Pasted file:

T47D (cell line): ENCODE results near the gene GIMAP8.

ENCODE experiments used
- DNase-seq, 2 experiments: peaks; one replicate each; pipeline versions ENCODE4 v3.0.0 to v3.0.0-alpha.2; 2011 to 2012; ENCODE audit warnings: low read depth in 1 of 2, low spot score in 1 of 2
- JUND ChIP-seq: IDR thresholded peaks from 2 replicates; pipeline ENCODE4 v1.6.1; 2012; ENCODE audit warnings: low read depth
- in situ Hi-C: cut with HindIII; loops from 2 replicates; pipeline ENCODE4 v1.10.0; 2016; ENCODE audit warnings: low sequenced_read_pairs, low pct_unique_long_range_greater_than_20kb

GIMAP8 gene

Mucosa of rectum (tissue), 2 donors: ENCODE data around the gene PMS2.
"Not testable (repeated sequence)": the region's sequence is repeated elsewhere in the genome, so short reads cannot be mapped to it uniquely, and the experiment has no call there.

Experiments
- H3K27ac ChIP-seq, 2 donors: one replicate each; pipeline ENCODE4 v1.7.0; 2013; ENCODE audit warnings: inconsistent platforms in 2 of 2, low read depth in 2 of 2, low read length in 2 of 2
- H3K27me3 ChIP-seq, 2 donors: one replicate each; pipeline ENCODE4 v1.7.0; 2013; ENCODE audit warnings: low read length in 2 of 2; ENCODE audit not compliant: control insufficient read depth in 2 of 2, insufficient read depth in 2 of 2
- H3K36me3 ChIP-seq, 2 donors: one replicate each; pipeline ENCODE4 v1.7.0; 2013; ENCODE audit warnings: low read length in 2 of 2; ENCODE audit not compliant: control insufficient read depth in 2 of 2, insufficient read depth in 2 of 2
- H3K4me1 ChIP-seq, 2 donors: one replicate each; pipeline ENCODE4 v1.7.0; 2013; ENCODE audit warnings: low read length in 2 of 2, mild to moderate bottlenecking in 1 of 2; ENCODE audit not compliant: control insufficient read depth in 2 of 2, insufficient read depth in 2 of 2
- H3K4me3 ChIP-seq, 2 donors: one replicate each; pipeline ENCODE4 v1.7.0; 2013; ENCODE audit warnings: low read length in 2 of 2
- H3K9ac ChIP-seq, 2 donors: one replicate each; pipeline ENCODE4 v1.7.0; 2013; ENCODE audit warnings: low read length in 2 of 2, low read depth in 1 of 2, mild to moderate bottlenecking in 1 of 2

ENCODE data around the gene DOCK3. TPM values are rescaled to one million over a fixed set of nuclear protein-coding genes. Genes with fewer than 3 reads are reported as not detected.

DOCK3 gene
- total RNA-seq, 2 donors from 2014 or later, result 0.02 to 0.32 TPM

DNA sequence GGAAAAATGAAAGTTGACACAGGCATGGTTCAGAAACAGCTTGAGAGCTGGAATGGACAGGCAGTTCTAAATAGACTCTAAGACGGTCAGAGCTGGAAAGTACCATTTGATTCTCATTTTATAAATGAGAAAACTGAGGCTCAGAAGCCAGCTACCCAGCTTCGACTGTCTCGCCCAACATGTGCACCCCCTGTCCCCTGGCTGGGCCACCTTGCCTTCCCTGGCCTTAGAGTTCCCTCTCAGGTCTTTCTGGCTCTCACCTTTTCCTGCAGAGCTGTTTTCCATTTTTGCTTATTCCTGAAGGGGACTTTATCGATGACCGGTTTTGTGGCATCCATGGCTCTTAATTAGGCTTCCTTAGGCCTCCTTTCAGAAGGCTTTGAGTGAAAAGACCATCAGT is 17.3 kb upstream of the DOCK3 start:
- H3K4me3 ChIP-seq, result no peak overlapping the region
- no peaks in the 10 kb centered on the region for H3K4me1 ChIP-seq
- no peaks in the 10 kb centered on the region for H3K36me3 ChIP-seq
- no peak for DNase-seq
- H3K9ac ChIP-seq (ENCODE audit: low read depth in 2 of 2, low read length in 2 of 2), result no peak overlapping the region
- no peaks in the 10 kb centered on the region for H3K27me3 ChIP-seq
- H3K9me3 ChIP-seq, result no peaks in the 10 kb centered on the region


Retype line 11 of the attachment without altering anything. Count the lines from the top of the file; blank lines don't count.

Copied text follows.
- H3K27me3 ChIP-seq, 2 donors: one replicate each; pipeline ENCODE4 v1.7.0; 2013; ENCODE audit warnings: low read length in 2 of 2; ENCODE audit not compliant: control insufficient read depth in 2 of 2, insufficient read depth in 2 of 2